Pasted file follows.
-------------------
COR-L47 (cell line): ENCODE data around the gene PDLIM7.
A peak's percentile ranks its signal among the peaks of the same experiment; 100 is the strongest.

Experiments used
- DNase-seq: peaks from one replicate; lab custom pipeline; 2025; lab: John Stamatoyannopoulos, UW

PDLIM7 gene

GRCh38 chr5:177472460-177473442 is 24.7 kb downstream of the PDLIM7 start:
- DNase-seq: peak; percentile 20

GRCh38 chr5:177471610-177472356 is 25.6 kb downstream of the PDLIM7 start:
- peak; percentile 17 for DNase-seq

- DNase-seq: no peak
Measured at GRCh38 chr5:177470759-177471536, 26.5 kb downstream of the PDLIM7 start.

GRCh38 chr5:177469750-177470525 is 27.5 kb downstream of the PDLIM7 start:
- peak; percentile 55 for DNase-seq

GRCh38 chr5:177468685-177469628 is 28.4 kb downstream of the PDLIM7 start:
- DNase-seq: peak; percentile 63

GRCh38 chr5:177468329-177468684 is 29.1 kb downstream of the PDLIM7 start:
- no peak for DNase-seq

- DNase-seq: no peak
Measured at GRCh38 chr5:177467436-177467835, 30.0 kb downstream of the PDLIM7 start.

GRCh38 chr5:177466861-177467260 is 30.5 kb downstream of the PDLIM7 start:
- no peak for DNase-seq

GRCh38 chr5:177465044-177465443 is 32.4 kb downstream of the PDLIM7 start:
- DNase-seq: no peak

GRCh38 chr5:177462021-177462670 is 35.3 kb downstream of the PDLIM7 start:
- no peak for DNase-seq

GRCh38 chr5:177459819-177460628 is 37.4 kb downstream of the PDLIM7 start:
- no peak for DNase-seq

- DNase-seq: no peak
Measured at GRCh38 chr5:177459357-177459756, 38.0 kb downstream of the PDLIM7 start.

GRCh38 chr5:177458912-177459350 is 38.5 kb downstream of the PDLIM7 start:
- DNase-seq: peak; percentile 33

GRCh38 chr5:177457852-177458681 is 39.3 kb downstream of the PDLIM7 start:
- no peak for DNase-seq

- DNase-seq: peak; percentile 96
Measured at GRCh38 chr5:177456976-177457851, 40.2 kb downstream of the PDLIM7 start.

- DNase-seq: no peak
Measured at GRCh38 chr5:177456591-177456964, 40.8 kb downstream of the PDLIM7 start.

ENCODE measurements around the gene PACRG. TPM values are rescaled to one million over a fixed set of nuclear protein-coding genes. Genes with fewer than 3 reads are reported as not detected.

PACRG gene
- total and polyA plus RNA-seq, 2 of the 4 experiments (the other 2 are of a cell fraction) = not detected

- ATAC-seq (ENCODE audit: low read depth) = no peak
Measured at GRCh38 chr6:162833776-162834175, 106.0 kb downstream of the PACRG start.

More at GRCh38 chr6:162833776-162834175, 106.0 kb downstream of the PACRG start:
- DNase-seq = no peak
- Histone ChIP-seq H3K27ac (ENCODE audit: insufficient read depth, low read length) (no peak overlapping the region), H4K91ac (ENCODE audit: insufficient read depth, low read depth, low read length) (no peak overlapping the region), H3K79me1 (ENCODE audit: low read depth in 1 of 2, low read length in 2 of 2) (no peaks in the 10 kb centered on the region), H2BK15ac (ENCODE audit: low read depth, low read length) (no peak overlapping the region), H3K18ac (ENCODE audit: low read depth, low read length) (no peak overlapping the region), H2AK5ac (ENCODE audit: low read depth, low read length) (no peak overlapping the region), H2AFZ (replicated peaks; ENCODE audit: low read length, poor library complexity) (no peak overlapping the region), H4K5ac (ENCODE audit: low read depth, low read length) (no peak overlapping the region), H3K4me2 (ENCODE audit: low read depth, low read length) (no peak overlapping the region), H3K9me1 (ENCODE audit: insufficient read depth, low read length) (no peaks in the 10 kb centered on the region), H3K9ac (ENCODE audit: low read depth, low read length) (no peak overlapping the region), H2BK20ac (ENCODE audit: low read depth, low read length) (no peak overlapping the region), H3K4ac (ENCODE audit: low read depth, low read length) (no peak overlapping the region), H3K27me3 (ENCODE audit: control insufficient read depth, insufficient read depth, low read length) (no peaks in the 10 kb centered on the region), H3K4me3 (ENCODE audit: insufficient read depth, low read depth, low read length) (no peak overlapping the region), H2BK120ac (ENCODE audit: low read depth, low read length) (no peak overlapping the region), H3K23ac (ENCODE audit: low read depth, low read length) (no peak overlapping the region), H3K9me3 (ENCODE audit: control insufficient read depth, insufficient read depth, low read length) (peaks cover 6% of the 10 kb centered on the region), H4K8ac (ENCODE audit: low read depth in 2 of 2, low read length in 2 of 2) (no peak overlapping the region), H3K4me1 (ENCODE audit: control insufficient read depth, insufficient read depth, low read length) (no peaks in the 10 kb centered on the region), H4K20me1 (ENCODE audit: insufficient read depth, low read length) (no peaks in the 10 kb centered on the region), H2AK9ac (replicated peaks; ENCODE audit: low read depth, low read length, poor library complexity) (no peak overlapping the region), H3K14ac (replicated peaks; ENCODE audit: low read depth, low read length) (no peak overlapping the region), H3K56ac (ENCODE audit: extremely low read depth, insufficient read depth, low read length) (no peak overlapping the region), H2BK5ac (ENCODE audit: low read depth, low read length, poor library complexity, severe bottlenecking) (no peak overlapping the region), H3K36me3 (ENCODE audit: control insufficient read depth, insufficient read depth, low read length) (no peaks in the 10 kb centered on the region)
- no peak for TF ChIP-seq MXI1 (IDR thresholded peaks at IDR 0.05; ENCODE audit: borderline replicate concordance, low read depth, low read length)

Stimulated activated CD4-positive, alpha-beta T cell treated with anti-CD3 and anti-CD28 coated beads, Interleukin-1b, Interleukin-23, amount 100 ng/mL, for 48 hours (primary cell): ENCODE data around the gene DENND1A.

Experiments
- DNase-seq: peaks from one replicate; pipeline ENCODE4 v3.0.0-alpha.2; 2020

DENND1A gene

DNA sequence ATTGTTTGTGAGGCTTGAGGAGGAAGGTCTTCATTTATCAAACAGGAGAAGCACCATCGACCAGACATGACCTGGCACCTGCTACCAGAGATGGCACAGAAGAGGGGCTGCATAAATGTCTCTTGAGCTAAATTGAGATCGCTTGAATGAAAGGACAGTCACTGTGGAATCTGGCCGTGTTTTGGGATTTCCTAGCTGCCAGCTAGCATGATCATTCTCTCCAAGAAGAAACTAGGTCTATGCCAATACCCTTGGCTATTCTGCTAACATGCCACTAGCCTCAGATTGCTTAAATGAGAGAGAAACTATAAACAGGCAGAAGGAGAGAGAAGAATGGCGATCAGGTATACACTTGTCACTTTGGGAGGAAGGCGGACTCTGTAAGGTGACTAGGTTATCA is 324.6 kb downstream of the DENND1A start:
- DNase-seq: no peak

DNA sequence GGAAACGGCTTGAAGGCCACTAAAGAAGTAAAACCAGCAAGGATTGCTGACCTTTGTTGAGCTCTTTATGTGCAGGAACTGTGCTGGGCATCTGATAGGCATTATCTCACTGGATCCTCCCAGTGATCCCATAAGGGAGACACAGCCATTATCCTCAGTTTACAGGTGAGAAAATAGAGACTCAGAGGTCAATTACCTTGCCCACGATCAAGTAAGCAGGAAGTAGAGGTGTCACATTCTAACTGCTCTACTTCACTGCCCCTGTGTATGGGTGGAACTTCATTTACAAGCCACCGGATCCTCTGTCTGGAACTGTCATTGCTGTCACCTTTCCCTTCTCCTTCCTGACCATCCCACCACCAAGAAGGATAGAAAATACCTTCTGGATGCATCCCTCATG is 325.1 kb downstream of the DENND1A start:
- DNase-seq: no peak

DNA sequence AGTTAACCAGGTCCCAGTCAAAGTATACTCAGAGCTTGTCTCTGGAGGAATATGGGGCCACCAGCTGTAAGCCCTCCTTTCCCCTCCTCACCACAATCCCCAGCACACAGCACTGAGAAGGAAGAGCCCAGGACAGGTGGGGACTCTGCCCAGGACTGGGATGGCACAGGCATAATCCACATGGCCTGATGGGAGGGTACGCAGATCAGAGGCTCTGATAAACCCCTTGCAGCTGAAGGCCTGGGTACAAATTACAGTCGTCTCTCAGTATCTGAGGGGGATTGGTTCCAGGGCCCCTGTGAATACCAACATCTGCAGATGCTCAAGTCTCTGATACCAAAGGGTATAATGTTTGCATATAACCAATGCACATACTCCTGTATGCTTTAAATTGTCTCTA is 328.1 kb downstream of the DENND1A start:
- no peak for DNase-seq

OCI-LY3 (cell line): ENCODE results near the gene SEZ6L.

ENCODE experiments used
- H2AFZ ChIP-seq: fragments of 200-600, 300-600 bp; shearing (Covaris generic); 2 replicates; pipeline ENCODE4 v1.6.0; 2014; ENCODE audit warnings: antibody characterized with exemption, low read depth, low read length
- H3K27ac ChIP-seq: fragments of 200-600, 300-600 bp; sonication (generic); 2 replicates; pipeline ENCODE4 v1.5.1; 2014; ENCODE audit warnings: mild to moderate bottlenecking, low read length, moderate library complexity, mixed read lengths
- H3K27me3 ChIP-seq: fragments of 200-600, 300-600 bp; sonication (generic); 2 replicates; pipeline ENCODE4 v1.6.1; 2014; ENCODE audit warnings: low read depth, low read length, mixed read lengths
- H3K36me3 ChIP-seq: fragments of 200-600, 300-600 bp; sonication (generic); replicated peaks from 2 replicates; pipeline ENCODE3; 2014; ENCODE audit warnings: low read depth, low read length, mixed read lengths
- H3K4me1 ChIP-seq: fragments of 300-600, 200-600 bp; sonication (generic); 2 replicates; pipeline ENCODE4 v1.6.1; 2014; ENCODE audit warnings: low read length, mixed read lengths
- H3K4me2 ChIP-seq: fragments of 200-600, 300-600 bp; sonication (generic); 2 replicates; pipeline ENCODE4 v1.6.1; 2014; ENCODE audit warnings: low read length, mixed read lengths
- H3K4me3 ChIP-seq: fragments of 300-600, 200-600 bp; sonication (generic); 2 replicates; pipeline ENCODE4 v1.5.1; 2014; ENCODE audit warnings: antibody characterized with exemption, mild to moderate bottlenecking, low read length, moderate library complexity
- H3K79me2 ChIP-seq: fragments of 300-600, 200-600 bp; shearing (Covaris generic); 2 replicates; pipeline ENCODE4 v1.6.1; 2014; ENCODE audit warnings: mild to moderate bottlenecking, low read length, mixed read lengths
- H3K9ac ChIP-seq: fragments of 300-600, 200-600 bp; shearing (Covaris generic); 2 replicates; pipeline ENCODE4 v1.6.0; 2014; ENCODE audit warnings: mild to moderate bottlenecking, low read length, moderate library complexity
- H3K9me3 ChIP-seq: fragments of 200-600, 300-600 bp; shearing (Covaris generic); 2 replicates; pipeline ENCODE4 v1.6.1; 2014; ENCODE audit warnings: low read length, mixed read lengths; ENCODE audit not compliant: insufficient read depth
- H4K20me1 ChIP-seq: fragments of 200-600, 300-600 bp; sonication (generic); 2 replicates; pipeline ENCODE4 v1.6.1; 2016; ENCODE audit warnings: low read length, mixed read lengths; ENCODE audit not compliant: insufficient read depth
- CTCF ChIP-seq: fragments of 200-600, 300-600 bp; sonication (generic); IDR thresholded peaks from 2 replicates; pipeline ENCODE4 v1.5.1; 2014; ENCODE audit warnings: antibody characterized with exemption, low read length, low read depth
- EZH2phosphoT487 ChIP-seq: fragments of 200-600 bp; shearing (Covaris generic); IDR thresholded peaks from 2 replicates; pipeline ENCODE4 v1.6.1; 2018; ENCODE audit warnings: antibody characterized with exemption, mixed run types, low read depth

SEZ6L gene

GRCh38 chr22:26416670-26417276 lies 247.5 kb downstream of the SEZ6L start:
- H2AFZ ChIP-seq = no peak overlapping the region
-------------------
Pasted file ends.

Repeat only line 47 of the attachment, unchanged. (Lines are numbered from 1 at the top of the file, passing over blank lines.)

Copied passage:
Stimulated activated CD4-positive, alpha-beta T cell treated with anti-CD3 and anti-CD28 coated beads, Interleukin-1b, Interleukin-23, amount 100 ng/mL, for 48 hours (primary cell): ENCODE data around the gene DENND1A.